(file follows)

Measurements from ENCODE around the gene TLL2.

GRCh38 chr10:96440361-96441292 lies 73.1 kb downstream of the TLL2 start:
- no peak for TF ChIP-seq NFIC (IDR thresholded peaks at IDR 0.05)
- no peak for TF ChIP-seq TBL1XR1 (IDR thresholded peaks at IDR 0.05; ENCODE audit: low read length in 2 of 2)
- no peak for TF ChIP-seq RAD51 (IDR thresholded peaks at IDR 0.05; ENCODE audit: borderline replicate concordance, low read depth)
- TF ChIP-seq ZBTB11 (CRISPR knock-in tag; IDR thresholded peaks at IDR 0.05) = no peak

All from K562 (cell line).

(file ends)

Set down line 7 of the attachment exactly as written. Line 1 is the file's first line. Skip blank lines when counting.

All from K562 (cell line).